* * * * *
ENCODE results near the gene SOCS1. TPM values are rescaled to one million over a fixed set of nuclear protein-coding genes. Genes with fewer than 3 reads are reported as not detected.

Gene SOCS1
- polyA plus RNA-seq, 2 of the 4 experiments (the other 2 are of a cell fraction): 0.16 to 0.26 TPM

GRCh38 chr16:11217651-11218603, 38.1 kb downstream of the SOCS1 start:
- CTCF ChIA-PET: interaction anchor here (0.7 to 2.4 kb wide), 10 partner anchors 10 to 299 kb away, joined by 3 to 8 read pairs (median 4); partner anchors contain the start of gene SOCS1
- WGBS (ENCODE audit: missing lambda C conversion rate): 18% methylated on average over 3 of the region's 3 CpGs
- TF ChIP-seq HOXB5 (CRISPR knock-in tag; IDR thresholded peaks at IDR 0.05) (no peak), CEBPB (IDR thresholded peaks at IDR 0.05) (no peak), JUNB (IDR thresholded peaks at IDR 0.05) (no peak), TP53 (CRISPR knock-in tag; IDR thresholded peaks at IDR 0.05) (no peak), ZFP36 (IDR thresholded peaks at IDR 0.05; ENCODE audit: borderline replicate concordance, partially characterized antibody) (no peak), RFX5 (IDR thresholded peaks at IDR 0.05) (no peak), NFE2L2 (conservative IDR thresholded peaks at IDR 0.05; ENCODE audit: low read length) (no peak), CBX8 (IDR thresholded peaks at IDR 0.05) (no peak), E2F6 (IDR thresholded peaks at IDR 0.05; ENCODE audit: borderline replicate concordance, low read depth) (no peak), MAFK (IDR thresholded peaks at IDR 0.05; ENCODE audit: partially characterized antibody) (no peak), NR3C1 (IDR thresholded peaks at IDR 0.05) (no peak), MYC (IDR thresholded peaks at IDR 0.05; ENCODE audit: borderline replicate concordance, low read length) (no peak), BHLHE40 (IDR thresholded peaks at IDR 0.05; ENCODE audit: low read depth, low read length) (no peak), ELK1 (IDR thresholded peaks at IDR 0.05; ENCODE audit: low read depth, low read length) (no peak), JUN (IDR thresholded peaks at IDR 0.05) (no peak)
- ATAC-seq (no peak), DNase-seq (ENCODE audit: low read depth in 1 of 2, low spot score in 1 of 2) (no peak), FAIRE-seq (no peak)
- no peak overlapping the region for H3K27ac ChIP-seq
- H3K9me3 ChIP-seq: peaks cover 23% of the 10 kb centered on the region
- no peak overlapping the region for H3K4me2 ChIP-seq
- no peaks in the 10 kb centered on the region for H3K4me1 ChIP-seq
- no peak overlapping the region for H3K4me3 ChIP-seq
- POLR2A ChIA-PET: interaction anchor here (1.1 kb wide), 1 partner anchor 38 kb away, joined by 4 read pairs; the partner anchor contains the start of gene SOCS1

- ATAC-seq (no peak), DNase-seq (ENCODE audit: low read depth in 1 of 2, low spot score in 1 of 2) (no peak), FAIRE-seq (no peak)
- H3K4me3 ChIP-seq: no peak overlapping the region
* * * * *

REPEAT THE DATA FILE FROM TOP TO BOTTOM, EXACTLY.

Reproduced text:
ENCODE results near the gene SOCS1. TPM values are rescaled to one million over a fixed set of nuclear protein-coding genes. Genes with fewer than 3 reads are reported as not detected.

Gene SOCS1
- polyA plus RNA-seq, 2 of the 4 experiments (the other 2 are of a cell fraction): 0.16 to 0.26 TPM

GRCh38 chr16:11217651-11218603, 38.1 kb downstream of the SOCS1 start:
- CTCF ChIA-PET: interaction anchor here (0.7 to 2.4 kb wide), 10 partner anchors 10 to 299 kb away, joined by 3 to 8 read pairs (median 4); partner anchors contain the start of gene SOCS1
- WGBS (ENCODE audit: missing lambda C conversion rate): 18% methylated on average over 3 of the region's 3 CpGs
- TF ChIP-seq HOXB5 (CRISPR knock-in tag; IDR thresholded peaks at IDR 0.05) (no peak), CEBPB (IDR thresholded peaks at IDR 0.05) (no peak), JUNB (IDR thresholded peaks at IDR 0.05) (no peak), TP53 (CRISPR knock-in tag; IDR thresholded peaks at IDR 0.05) (no peak), ZFP36 (IDR thresholded peaks at IDR 0.05; ENCODE audit: borderline replicate concordance, partially characterized antibody) (no peak), RFX5 (IDR thresholded peaks at IDR 0.05) (no peak), NFE2L2 (conservative IDR thresholded peaks at IDR 0.05; ENCODE audit: low read length) (no peak), CBX8 (IDR thresholded peaks at IDR 0.05) (no peak), E2F6 (IDR thresholded peaks at IDR 0.05; ENCODE audit: borderline replicate concordance, low read depth) (no peak), MAFK (IDR thresholded peaks at IDR 0.05; ENCODE audit: partially characterized antibody) (no peak), NR3C1 (IDR thresholded peaks at IDR 0.05) (no peak), MYC (IDR thresholded peaks at IDR 0.05; ENCODE audit: borderline replicate concordance, low read length) (no peak), BHLHE40 (IDR thresholded peaks at IDR 0.05; ENCODE audit: low read depth, low read length) (no peak), ELK1 (IDR thresholded peaks at IDR 0.05; ENCODE audit: low read depth, low read length) (no peak), JUN (IDR thresholded peaks at IDR 0.05) (no peak)
- ATAC-seq (no peak), DNase-seq (ENCODE audit: low read depth in 1 of 2, low spot score in 1 of 2) (no peak), FAIRE-seq (no peak)
- no peak overlapping the region for H3K27ac ChIP-seq
- H3K9me3 ChIP-seq: peaks cover 23% of the 10 kb centered on the region
- no peak overlapping the region for H3K4me2 ChIP-seq
- no peaks in the 10 kb centered on the region for H3K4me1 ChIP-seq
- no peak overlapping the region for H3K4me3 ChIP-seq
- POLR2A ChIA-PET: interaction anchor here (1.1 kb wide), 1 partner anchor 38 kb away, joined by 4 read pairs; the partner anchor contains the start of gene SOCS1

- ATAC-seq (no peak), DNase-seq (ENCODE audit: low read depth in 1 of 2, low spot score in 1 of 2) (no peak), FAIRE-seq (no peak)
- H3K4me3 ChIP-seq: no peak overlapping the region